Canary’s heels and Flash’s mask are functional signs, allowing us to infer things about the characters, not physical tools for them to employ. They do not aid them, but us. They are as useful to the characters, in their world, as the Scarlet Witch’s lack of underwear, which is, itself, something that will never affect Wanda on-panel in anything like the continual fashion actual clothing, or lack of, by nature must.
Underwear and hairpins. Who wears them into the field? I’ve read comics where I flinched, because my anticipatory read of Catwoman’s cleavage is that she’s going to catch her zipper on her breasts. That’s not the anticipatory read the artist intended, surely, which is probably that there’ll be an unveiling shortly. I have seen it defended when an artist confirmed for us the color of Oracle’s panties but could not true-to-life illustrate a shower sequence, because well, many people wear underwear and was I a prude? But I have read so many more Superman comics than comics with Oracle, even though I like Oracle better, and the only trunks I know Superman wears for sure are the little red ones that go on the outside, and even those are now out of continuity.
Did Superman even have an extra layer under the blue and the red? With a belt, then, too, over that? If so, he throws another layer of work clothes, such as a heavy business suit over those layers. How can even a Kryptonian walk around in all that without losing mobility or tearing something? He doesn’t walk around with all that. Superman does not walk. He appears in static images and what is out of sight is, effectively, gone, until culled up again by the magic of storytelling. Like the Scarlet Witch’s lack of underwear, we know Superman’s costume is, sometimes, under his Clark Kent clothes, but until we see it, we are not invited to wonder how it functions there because it does not function.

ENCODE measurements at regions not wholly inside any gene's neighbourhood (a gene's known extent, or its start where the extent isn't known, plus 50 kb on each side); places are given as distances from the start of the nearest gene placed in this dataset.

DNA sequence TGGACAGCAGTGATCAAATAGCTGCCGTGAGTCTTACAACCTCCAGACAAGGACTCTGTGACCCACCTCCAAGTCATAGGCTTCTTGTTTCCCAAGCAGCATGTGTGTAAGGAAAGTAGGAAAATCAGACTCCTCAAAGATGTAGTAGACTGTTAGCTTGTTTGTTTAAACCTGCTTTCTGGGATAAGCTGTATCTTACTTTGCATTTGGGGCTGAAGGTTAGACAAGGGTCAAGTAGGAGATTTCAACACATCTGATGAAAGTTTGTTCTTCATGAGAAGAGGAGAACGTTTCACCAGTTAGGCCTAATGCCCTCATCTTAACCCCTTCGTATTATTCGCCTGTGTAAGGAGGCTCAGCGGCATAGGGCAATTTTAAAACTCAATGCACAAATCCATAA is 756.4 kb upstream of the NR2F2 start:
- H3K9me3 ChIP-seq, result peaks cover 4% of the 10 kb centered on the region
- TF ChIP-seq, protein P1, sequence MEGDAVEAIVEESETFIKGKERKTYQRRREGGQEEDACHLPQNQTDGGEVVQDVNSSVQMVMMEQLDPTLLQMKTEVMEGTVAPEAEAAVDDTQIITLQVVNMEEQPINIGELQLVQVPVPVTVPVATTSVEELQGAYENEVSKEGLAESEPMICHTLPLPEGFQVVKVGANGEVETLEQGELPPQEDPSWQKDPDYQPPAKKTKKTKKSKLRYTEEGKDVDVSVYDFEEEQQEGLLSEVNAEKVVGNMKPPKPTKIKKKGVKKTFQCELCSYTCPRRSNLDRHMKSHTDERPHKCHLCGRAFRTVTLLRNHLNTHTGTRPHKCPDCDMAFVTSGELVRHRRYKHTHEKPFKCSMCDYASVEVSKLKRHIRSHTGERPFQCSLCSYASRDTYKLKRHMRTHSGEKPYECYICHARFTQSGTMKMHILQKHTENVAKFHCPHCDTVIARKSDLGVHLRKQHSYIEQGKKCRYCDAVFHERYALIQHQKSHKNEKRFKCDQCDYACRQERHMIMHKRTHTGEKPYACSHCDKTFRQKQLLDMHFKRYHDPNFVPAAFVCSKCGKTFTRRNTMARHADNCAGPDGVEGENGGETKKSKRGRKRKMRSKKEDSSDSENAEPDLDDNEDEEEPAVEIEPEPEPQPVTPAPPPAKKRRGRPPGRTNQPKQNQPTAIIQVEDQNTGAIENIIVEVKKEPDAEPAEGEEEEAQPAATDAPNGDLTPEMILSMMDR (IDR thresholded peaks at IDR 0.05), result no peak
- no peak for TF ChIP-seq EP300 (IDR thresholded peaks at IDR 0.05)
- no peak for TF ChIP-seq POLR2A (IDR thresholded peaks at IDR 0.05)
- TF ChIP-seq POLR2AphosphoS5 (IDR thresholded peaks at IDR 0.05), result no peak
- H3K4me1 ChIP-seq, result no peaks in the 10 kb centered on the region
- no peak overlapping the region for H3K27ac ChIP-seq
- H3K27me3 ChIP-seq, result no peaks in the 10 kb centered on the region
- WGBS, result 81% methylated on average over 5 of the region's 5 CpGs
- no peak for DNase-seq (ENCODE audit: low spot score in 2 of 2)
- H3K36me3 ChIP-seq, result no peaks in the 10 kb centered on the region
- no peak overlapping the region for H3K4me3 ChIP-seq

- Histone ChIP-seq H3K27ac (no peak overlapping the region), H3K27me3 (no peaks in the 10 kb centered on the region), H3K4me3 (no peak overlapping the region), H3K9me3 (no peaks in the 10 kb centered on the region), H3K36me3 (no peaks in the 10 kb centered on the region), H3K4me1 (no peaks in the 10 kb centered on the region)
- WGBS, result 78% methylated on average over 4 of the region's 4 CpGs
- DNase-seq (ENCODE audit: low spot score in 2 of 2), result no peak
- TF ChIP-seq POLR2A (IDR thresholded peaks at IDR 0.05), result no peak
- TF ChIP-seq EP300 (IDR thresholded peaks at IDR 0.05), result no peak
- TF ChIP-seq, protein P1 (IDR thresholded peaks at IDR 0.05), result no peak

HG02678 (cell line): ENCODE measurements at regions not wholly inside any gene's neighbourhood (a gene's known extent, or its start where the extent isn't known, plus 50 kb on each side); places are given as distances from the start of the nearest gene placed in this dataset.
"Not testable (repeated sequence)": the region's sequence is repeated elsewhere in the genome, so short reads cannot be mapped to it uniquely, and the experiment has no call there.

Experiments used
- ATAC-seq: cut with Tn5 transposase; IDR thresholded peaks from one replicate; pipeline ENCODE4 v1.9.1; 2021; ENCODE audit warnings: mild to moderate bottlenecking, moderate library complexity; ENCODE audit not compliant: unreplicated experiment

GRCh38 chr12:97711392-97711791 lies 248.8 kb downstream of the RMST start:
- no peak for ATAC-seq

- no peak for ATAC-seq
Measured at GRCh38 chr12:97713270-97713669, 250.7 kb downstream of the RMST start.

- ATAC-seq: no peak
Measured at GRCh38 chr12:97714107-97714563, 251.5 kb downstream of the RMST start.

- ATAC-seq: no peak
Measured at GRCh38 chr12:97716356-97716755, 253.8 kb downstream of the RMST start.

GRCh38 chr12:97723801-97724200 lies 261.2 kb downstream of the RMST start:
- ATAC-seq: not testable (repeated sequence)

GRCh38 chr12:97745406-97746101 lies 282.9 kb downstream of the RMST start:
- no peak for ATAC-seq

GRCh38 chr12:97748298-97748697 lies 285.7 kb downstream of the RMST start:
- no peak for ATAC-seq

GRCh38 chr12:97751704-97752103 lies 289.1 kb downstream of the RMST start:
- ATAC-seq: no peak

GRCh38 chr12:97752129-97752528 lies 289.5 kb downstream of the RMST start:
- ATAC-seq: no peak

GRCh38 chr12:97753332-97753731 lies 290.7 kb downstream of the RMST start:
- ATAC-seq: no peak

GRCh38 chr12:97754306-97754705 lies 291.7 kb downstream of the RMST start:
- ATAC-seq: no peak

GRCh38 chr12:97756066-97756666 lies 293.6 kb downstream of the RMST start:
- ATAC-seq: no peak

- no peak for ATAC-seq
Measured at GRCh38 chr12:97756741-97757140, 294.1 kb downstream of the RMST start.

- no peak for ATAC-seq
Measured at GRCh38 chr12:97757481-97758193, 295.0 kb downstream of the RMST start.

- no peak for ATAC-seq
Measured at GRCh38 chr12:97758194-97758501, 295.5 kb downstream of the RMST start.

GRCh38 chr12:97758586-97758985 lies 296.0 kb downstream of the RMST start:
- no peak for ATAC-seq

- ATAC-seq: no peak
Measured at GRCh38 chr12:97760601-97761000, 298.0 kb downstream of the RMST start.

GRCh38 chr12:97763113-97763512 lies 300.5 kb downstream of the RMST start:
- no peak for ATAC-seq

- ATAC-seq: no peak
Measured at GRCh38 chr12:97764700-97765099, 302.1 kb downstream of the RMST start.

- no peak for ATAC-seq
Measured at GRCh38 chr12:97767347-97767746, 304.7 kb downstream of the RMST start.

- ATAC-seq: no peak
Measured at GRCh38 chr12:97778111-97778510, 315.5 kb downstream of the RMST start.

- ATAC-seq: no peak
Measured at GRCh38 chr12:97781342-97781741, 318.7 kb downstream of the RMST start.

Superman’s chest revealed beneath the shedding shirt of Clark Kent is a transformative cartoon, not a true to life reproduction. It may be Naturalist or Symbolist, but when photorealistic, or adapted over to movies, television, or even toys and statues, the nature of the materials and their use must be changed on basic levels. For the longest time, a spandex or nylon nature was supposed, when superhero costumes were brought over to video representations or photography. We know these materials do not function as superhero costumes usually do, but they approximate after a fashion.